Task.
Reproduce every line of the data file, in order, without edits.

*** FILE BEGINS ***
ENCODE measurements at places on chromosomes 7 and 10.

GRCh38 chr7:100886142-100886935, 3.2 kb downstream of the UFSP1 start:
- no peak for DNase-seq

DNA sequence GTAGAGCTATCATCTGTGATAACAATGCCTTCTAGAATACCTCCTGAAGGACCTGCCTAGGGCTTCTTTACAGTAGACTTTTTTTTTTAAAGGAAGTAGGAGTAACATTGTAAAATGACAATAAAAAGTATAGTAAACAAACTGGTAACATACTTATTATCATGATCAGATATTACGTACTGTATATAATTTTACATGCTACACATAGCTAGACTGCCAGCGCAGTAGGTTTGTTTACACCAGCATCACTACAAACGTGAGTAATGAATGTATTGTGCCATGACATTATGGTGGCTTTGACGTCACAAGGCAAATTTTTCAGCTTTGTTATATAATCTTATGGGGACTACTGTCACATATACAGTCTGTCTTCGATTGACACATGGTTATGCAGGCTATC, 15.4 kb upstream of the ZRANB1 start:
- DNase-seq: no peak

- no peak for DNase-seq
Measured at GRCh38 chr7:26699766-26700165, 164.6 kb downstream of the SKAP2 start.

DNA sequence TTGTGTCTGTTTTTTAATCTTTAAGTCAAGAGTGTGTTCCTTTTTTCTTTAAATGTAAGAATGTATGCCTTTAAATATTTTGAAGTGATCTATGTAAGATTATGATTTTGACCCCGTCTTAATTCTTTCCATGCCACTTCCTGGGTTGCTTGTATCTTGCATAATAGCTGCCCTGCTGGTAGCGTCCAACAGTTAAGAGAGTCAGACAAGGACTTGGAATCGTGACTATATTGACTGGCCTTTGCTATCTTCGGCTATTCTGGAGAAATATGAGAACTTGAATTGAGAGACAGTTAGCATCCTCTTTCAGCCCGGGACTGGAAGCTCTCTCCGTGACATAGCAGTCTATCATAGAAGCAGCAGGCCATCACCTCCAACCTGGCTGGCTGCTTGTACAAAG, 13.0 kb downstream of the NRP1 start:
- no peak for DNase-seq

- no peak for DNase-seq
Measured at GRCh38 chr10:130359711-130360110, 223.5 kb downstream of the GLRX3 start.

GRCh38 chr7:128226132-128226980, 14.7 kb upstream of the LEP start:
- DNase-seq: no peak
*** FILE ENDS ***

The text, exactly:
ENCODE measurements at places on chromosomes 7 and 10.

GRCh38 chr7:100886142-100886935, 3.2 kb downstream of the UFSP1 start:
- no peak for DNase-seq

DNA sequence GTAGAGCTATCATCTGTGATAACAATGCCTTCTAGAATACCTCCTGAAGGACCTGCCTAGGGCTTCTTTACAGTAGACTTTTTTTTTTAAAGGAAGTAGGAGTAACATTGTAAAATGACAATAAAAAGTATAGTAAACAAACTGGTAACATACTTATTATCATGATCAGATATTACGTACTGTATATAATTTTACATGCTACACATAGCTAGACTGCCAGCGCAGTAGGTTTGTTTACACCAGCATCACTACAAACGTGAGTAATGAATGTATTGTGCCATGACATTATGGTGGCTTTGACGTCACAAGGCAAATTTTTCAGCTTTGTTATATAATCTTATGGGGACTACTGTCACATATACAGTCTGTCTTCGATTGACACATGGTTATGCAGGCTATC, 15.4 kb upstream of the ZRANB1 start:
- DNase-seq: no peak

- no peak for DNase-seq
Measured at GRCh38 chr7:26699766-26700165, 164.6 kb downstream of the SKAP2 start.

DNA sequence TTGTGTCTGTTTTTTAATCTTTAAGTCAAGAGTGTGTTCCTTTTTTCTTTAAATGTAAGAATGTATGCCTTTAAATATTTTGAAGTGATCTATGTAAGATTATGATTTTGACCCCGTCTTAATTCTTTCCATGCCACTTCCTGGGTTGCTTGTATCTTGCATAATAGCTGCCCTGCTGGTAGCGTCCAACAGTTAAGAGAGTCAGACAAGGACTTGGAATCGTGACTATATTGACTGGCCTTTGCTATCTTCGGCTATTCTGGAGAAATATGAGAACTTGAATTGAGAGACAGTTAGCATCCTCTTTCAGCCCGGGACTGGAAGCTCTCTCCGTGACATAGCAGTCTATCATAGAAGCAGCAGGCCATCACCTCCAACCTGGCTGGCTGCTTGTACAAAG, 13.0 kb downstream of the NRP1 start:
- no peak for DNase-seq

- no peak for DNase-seq
Measured at GRCh38 chr10:130359711-130360110, 223.5 kb downstream of the GLRX3 start.

GRCh38 chr7:128226132-128226980, 14.7 kb upstream of the LEP start:
- DNase-seq: no peak